by Meghna MehtaApr 02, 2020
The W Awards 2020 held on March 6, 2020 announced Francesca Torzo and Tracy Meller as the winners of Moira Gemmill Prize for Emerging Architecture and the MJ Long Prize for Excellence in Practice, respectively. Francesca Torzo is the founder of Francesca Torzo Architetto and Tracy Meller is a partner at Rogers Stirk Harbour + Partners. Mariam Kamara was Highly Commended under Moira Gemmill Prize for Emerging Architecture category. The awards were announced by The Architectural Review and The Architects’ Journal at a ceremony held in London .
Since its inception in 2012, the W Awards have continued to raise the profile of women in architecture worldwide, inspiring change as a united voice of a global call for respect, diversity and equality. Formerly known as the Women in Architecture awards, W Awards celebrates exemplary work of all kinds - from the design of the world’s most significant new buildings to contributions to wider architectural culture, and lifetimes of achievement to the work of women with bright futures ahead. The awards have promoted role models for young women in practice and encourage respect, diversity and equality in architecture.
Chaired by The Architectural Review editor Manon Mollard and The Architects’ Journal editor Emily Booth, the W Awards 2020 were judged by Biba Dow, Dow Jones Architects; Eva Jiřičná, AI-DESIGN; Meneesha Kellay, Curator, V&A Museum; Stephanie Macdonald, 6a Architects; Takero Shimazaki, Takero Shimazaki Architects; Catherine Slessor, Architectural editor, writer and critic; Amin Taha, Groupwork; Olly Wainwright, architecture and design critic, The Guardian and Sal Wilson, Atelier Ten.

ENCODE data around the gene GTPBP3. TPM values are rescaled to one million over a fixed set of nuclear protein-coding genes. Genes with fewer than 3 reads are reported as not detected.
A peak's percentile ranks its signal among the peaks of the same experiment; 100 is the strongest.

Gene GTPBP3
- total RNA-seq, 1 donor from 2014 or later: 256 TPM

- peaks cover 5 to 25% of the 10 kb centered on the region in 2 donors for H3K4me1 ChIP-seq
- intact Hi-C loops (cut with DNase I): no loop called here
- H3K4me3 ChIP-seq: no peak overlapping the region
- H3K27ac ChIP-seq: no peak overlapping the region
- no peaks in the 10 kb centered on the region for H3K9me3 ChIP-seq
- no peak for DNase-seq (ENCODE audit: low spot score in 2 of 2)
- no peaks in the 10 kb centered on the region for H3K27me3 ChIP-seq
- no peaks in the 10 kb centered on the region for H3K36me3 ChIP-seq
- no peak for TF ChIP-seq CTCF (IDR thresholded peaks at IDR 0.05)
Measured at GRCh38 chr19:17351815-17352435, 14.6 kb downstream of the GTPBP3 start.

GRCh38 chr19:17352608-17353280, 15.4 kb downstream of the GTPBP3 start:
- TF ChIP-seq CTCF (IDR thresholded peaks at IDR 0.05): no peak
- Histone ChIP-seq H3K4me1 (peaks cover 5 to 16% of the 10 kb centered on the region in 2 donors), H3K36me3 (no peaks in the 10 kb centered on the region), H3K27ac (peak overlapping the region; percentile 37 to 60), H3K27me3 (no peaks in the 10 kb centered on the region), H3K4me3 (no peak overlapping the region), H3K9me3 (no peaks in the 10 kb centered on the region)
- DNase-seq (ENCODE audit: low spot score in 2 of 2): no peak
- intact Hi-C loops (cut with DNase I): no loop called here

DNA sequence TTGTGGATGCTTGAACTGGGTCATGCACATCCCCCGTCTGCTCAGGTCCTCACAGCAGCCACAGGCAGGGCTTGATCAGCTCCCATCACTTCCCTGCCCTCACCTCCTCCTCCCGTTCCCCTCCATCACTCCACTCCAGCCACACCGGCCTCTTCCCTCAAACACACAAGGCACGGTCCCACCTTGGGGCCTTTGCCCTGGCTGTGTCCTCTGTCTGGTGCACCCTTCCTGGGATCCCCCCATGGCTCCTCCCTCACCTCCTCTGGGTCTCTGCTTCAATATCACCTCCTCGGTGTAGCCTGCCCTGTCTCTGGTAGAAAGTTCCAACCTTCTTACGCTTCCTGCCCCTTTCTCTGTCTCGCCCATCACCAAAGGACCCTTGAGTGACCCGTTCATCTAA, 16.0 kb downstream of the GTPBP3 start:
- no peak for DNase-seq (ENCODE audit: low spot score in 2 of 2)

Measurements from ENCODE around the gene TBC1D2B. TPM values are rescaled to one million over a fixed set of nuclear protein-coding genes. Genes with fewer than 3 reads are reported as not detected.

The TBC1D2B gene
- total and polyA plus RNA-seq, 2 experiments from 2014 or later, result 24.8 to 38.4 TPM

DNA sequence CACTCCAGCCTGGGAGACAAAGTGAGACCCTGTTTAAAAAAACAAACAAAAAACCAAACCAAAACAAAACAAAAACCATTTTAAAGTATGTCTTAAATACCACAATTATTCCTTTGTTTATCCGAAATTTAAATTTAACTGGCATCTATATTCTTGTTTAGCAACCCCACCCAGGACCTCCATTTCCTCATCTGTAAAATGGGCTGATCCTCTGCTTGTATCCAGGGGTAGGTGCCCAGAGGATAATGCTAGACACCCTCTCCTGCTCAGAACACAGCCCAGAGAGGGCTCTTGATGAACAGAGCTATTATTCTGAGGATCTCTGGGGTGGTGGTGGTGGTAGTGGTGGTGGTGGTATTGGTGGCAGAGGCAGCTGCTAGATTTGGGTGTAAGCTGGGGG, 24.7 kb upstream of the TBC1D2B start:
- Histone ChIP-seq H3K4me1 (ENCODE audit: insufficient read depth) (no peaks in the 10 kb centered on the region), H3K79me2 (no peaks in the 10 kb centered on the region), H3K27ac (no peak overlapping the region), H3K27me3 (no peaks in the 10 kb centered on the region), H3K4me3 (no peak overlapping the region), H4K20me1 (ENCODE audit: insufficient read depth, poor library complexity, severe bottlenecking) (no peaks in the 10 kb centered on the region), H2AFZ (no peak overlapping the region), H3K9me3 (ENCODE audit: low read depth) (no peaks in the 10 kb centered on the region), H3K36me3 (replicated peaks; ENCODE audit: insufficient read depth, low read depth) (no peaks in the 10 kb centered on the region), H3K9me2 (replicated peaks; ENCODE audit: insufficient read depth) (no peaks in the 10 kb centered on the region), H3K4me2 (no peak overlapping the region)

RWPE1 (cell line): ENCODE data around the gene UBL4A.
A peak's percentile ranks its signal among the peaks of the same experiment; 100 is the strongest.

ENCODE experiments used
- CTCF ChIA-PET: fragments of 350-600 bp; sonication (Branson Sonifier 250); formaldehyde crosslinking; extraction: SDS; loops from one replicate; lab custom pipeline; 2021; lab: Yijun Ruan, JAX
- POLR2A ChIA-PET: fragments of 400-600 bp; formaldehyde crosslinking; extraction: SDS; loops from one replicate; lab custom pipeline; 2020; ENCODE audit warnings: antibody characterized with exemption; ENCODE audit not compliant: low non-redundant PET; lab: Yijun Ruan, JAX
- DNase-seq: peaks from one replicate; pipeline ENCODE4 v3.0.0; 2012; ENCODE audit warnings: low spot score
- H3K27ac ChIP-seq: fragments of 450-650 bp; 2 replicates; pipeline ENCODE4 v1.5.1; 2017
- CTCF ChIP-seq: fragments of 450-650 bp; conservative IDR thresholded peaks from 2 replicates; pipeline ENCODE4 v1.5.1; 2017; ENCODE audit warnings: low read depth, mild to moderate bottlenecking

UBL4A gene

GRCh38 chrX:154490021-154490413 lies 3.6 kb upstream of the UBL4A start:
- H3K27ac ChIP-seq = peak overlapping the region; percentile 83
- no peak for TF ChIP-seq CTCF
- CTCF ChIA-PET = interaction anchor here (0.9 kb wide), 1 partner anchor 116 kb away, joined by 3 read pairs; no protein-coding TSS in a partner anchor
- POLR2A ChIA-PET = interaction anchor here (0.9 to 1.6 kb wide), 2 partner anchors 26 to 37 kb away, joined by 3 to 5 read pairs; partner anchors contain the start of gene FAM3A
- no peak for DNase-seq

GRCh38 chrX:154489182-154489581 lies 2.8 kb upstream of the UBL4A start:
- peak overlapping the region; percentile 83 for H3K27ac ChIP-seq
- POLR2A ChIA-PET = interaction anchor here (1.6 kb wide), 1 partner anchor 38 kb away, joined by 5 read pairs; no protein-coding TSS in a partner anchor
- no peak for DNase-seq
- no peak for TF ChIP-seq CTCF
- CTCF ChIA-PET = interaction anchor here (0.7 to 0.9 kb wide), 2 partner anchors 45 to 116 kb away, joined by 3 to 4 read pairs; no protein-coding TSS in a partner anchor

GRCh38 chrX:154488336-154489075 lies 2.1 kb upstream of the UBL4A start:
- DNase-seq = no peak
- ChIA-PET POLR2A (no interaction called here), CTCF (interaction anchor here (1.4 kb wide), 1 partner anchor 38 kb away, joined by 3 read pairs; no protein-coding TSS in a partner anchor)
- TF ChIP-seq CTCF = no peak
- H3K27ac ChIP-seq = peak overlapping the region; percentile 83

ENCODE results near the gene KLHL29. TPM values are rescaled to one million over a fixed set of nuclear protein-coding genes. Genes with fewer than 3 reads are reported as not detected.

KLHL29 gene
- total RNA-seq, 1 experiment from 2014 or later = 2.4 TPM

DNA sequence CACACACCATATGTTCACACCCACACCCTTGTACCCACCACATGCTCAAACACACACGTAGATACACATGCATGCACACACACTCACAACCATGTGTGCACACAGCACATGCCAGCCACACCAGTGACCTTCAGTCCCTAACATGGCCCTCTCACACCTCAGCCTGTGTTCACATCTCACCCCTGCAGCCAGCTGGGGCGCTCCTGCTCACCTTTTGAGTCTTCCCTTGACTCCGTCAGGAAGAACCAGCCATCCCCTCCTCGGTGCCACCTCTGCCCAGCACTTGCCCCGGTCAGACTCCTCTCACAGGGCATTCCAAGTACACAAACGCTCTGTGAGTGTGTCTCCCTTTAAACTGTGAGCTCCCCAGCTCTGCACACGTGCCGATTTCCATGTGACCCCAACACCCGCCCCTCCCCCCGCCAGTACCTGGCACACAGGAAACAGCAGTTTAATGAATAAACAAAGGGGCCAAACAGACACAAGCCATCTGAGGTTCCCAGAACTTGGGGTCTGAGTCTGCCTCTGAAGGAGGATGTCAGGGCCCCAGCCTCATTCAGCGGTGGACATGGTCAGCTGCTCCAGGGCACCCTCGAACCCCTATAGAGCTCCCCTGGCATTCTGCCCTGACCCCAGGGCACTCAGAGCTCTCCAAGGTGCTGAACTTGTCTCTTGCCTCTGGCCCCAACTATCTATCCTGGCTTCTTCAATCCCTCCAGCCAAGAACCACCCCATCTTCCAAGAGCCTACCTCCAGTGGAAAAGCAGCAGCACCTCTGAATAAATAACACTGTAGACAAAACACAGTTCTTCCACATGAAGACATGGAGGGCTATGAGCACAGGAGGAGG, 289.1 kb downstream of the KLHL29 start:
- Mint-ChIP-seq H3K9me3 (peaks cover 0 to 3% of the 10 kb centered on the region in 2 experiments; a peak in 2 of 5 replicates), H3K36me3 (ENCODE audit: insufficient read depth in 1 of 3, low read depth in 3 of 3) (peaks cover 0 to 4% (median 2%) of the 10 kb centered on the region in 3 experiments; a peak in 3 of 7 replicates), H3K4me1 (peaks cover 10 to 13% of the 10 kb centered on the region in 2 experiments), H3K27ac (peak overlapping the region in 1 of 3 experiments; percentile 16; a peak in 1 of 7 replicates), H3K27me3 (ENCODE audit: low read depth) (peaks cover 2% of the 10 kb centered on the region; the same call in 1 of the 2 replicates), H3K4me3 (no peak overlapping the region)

The Moira Gemmill Prize for Emerging Architecture
In memory of the late Moira Gemmill, the director of design at the V&A and later director of capital programmes at the Royal Collection Trust, the award recognises excellence in design and a bright future for women designers under the age of 45, with an emphasis on a portfolio of achievements and completed projects.
The winner Francesca Torzo, the founder of Francesca Torzo Architetto, is based in Genoa, Italy. Her architecture is careful, persistent and showcases unyielding will. The extension to the Z33 art house in Hasselt, Belgium, is informed by a memory of the beguinage in which it sits, creating a ‘silent’ façade of red brick along the street and a Kasbah of rooms nestled behind. The practice’s future projects include two residential projects in Italy and two in China, including a dance school in Bishan near Huangshan and a tea house in Yangshuo.
Praising her work, the judges commented, “Each of Torzo’s projects is a complete reinvention of what architecture can be, with maze-like plans or strange constructional logics. Z33 is both beautiful and poetic, Torzo setting a scene for characters to animate, like a theatre director. She occupies the same space as Olgiati or Zumthor, but she goes even beyond her mentors – achieving a level of completeness in an industry that doesn’t often allow for it.”